17-Mile Drive Monterey, CA
We spent a whole two weeks outside of Santa Cruz with the 17-Mile Drive on our to-do list. It wasn't until the night before we were leaving for San Francisco that we realized…shit! We haven't done the 17-Mile Drive! Which meant waking up at 5:30am the next morning to catch the sunrise and the early morning fog lifting through the cypress trees along the California Coast.
Okay…so what's with this 17-Mile Drive? It's an incredibly scenic road with fantastic views of the Pacific Ocean that winds through Pebble Beach and Pacific Grove on the Monterey Peninsula that is, you guessed it, 17 miles long.
With sleep still in our eyes and strong coffee in our travel mugs, we set off from our campground in Watsonville, driving past the dewy berry farms, onto the dark southbound highway towards Monterey.
We reached Monterey, turned onto the road that leads to the 17-Mile Drive and were promptly stopped by a toll booth. Apparently it cost $9.75 to drive down this road. We didn't realize that it goes through a super-ritzy gated community ripe with manicured golf courses and massive mansions. But hey, it's a tourist attraction and it's California. The wealthy folks of Pebble Beach still need to collect their taxes.
Irked, yet compliant, we paid our $9.75 but quickly set aside our monetary frustration as we drove through prehistoric-looking cypress forests thick with morning fog and past empty beaches with a single jogger running their daily route. We stopped so that I could climb on top of a rocky overlook and pluck the most unusual-looking coastal succulent. Then we continued along the winding road, past ostentatious mega-mansions, to the main attraction of the 17-Mile Drive: The Lone Cypress.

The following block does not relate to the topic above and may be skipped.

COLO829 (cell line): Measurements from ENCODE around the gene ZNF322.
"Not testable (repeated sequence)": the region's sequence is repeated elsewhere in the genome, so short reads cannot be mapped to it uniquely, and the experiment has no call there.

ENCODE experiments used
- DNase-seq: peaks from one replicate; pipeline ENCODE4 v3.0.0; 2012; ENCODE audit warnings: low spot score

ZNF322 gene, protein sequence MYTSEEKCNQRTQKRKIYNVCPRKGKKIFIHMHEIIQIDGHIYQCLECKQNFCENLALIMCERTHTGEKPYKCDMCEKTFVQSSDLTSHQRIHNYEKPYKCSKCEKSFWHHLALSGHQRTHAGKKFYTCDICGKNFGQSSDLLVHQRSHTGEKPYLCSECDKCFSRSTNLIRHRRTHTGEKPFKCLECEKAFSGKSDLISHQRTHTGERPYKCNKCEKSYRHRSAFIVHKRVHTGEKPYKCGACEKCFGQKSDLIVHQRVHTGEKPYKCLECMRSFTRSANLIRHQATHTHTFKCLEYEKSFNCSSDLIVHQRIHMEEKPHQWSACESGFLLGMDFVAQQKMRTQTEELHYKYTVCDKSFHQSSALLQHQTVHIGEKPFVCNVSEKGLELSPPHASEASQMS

As we pulled off to the side of the road, the fog lifted and the warm sun came out, casting a spotlight on the Lone Cypress. But we were a tiny bit disappointed by what is supposedly the most photographed tree in North America. It isn't very lonely. It's kind of on it's own little cliff that juts out into the crashing waves, but I half-expected some incredibly epic giant cypress tree dominating the entire area. Not the case. But after reading a few plaques, I learned this tree is nearly 250 years old and has withstood storms, high winds and fires. Which I suppose is pretty awesome and deserving of its fame.
We were nearing the end of our 17-Mile Drive, so we decided to head back to the campground. But not before making a detour through Castroville, the Artichoke Capitol of the World.
We received a last-minute Facebook tip to go check out giant artichoke statue at a fruit stand in Castroville that supposedly had the best fried artichoke hearts in the world.
So at 9am, we ordered a piping hot bag of freshly fried artichoke hearts that were, in fact, the best (not to mention first) fried artichoke hearts I've ever had. Super fresh, crispy fried and especially delicious dipped in ranch, we quickly devoured the hefty paper bag's contents.
Now fully awake, caffeinated and artichoked, we returned to our campsite, eager to hit the road towards the long-anticipated San Francisco.